- Atomic Weapons Establishment
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World War IIuse of this facility, see RAF Aldermaston"The Atomic Weapons Establishment (AWE) is responsible for the design, manufacture and support of warheads for the United Kingdom's nuclear deterrent. AWE plc is responsible for the day-to-day operations of AWE. AWE plc is owned by BNFL, Lockheed Martin UK and Sercothrough AWE Management Ltd. The company is based close to Aldermaston(although the nearest town is Tadleyin Hampshire), with major facilities at Burghfield.
The Atomic Weapons Establishment is the successor of the Atomic Weapons Research Establishment (AWRE), which was built on the site of a former airfield,
RAF Aldermaston. The airfield was constructed in World War IIand had been used by the Royal Air Forceand the United States Army's Eighth and Ninth Air Forceas a troop carrier (C-47) group base, and was assigned USAAF station No 467.
Other Atomic Weapons Establishment sites could be found at
ROF Burghfield, Burghfieldand ROF Cardiff, Llanishen, Cardiff, the former Royal Ordnance Factories; Orford Nessand Foulness Island. The ROF Cardiff, Orford Ness and Foulness Island sites are now closed.
The establishment is the final destination for the
Campaign for Nuclear Disarmament's annual march from Trafalgar Square, London. The first Aldermaston March was conceived by the Direct Action Committeeand took place in 1958. There is currently a monthly women's peace campheld outside the Establishment to protestagainst its existence.
Atomic Weapons Research Establishment
The Atomic Weapons Research Establishment (AWRE) was established on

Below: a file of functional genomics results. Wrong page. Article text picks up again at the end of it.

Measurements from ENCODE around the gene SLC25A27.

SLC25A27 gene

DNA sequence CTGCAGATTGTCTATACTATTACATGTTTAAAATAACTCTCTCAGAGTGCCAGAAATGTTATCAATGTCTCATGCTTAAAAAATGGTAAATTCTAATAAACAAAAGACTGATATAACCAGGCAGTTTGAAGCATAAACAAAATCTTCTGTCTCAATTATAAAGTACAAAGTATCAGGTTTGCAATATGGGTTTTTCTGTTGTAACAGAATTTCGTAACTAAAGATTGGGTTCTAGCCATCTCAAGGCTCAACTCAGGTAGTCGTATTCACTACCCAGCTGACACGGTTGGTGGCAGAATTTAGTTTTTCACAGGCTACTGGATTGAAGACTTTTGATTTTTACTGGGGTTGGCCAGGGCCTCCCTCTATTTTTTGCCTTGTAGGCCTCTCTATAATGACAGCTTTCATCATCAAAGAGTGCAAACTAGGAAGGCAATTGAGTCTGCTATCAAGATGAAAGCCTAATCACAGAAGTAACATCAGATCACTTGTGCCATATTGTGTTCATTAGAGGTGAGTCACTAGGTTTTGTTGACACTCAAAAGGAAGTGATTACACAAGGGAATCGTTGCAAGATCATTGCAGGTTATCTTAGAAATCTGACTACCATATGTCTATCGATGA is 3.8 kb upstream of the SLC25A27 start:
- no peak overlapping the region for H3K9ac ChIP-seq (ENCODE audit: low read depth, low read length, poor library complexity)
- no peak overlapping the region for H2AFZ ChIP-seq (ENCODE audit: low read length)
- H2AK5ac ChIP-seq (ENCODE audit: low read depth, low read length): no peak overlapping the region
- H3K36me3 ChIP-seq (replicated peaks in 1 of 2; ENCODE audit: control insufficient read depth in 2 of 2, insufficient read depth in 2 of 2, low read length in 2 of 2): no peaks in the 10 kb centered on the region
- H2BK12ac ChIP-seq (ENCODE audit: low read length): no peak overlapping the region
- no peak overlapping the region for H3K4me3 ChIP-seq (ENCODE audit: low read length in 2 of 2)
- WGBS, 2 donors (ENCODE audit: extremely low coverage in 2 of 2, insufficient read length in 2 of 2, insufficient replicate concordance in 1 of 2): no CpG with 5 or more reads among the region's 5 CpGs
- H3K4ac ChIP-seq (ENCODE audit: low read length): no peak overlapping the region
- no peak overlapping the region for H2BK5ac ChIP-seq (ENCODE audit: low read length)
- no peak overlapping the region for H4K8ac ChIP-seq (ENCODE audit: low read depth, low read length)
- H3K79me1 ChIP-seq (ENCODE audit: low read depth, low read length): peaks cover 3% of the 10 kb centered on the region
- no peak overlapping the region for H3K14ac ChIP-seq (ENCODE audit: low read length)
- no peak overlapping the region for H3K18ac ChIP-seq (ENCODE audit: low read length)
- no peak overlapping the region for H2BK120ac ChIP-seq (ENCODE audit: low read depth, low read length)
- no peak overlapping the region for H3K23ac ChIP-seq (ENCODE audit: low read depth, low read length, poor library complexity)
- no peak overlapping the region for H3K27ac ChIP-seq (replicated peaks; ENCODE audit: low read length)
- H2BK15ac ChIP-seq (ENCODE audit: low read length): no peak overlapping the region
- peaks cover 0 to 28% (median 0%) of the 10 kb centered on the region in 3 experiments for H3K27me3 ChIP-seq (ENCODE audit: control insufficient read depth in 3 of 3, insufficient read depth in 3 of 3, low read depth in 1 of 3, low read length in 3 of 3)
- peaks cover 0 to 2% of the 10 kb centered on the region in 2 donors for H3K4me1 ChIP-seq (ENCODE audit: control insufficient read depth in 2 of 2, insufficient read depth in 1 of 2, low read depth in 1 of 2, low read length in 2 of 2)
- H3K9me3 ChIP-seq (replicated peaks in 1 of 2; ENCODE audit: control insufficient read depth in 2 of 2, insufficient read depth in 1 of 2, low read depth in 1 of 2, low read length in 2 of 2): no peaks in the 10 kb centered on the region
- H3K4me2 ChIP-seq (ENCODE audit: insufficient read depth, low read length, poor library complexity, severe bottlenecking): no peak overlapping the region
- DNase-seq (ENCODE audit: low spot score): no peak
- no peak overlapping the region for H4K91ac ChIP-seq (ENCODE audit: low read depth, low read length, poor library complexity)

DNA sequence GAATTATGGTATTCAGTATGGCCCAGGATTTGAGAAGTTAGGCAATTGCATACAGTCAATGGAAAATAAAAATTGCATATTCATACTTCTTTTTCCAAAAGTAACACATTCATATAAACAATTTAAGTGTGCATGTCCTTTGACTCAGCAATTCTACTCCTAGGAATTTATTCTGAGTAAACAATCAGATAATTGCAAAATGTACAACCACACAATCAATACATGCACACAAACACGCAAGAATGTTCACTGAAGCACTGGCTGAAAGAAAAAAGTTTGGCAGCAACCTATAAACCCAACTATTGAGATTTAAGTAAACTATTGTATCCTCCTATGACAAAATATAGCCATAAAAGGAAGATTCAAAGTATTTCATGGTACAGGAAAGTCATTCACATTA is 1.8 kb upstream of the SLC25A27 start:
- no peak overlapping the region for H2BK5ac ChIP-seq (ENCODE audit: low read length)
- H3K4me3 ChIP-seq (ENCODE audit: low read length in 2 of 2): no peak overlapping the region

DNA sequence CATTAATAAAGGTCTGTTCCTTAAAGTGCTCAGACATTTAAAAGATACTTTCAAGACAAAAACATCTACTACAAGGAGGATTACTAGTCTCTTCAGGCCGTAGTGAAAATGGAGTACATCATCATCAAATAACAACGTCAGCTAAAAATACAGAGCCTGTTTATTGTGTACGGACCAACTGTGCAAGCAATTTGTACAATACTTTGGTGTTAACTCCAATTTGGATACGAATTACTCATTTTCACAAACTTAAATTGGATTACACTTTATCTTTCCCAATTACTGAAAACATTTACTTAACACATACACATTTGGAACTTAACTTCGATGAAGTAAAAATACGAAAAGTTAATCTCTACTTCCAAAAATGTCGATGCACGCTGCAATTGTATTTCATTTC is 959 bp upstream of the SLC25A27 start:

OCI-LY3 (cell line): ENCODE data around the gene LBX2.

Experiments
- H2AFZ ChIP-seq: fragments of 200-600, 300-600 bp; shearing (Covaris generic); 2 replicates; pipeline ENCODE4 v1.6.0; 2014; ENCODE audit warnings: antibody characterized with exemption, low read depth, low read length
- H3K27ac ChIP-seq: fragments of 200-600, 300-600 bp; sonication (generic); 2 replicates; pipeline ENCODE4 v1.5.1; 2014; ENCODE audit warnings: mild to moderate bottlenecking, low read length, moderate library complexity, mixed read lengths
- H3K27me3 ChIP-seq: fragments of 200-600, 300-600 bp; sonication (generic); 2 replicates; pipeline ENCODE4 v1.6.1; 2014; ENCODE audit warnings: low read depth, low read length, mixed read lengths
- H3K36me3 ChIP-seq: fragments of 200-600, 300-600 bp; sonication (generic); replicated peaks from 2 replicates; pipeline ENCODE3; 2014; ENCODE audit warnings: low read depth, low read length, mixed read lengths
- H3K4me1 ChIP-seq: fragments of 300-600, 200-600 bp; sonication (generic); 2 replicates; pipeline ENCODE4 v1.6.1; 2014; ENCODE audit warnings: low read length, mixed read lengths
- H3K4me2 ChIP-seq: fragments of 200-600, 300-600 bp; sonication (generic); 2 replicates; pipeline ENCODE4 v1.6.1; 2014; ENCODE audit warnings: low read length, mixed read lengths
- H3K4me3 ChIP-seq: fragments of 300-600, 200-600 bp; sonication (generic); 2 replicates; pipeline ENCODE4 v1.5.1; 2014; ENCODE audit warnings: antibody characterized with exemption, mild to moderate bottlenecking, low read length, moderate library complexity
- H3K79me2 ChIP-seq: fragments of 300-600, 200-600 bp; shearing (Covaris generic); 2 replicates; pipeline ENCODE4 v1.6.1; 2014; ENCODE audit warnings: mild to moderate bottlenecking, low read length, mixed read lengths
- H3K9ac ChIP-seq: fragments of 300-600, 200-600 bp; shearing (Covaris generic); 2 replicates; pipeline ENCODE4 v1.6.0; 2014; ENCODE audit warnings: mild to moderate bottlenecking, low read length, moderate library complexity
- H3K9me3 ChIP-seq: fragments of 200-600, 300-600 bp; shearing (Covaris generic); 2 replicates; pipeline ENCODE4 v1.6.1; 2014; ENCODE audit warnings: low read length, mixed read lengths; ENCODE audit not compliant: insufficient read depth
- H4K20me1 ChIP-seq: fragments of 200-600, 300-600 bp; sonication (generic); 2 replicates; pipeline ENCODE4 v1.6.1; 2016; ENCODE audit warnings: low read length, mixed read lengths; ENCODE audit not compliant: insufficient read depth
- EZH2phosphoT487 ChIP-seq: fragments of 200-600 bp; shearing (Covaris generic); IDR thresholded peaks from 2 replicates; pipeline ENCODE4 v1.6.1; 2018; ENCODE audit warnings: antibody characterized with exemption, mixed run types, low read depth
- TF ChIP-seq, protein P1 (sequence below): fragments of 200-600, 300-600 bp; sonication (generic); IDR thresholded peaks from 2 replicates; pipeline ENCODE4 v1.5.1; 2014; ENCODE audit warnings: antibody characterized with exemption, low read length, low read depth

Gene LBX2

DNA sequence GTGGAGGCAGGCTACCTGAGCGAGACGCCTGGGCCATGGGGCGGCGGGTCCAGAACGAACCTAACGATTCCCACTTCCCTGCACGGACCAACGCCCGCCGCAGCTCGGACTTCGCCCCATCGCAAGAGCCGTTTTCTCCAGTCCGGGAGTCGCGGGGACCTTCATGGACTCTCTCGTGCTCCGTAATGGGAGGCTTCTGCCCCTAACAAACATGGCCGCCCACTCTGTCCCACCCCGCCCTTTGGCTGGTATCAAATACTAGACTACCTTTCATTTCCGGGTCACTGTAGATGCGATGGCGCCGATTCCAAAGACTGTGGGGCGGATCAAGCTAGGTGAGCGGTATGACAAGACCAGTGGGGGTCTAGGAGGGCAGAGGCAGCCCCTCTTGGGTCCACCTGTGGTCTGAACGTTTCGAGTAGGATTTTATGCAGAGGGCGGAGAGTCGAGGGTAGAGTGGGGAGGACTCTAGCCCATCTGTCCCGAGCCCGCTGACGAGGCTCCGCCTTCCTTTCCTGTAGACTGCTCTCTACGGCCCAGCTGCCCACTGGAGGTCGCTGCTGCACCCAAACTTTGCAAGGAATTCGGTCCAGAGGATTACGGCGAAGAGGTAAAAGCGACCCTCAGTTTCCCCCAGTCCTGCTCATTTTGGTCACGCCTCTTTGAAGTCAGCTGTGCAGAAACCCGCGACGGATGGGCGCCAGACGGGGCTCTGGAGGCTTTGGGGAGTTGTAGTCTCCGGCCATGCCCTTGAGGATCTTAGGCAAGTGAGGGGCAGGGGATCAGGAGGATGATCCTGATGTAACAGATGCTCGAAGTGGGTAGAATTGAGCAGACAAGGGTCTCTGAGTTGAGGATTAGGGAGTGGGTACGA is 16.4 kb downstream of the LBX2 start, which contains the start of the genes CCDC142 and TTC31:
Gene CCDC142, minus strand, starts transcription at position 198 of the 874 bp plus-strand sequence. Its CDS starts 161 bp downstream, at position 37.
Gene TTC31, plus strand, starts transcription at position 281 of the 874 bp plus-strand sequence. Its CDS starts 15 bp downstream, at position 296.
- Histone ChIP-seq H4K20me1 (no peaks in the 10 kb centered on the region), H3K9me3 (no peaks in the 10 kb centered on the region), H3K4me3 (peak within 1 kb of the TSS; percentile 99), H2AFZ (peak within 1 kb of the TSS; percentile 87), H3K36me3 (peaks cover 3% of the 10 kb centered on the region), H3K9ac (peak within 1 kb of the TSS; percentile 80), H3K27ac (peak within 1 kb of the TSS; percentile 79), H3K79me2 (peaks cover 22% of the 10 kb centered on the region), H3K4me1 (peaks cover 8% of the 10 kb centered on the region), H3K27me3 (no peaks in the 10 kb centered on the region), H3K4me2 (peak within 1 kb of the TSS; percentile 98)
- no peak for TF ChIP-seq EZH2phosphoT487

1 April 1950, by the Ministry of Supply, at the former RAF Aldermastonairfield. Its first Director was William Penney.
Nuclear and atomic weapons
Changes in "ownership"
In 1954 AWRE was transferred to the newly created
United Kingdom Atomic Energy Authority(UKAEA). In 1971, the production activities of UKAEA were transferred to the newly-created British Nuclear Fuels Ltd.(BNFL).
In 1973 AWRE was transferred to the Procurement Executive of the Ministry of Defence. Parts of AWRE's weapons production processes were carried out at two
Royal Ordnance Factories(ROFs): ROF Burghfield and ROF Cardiff. In 1984 these two ROFs were separated from the other ROFs; which were then formed into a government-owned defence company, Royal Ordnance plc and was privatised in 1987. ROF Burghfield and ROF Cardiff remained within the Procurement Executive and came under the control of AWRE.
The formation of AWE
In 1987, AWRE was combined with
ROF Burghfieldand ROF Cardiffto form the AWE. The latter sites being renamed AWE Burghfield and AWE Cardiff.
It remained with the Ministry of Defence, Procurement Executive. However, in 1989, the UK government announced its intention to find a suitable private company to run AWE under a Government Owned/Contractor Operated (GO-CO) arrangement.
AWE is tasked to help the United Kingdom maintain a credible and effective minimum nuclear deterrent:
* To maintain the warheads for the Trident nuclear deterrent safely and reliably in service.
* To maintain a capability to design a new weapon, should it ever be required.
* To complete the dismantling and disposal of redundant warheads replaced by Trident.
* To develop the skills, technologies and techniques that could underpin future arms limitation treaties
1993the government awarded a contract to Hunting-BRAE, a consortium of Hunting Engineering, Brown and Rootand AEA Technology. During Hunting BRAE's management AWE decommissioned the RAFs WE177freefall nuclear bomb. In 1998 the company suffered two prosecutions for safety breaches, one for discharge of tritiuminto a nearby stream [http://cndyorks.gn.apc.org/news/articles/awe2.htm] and another for an incident where two workers inhaled plutoniumFact|date=November 2007.
In 1999 Hunting-BRAE lost the contract to AWE Management Ltd, (AWE ML) a consortium of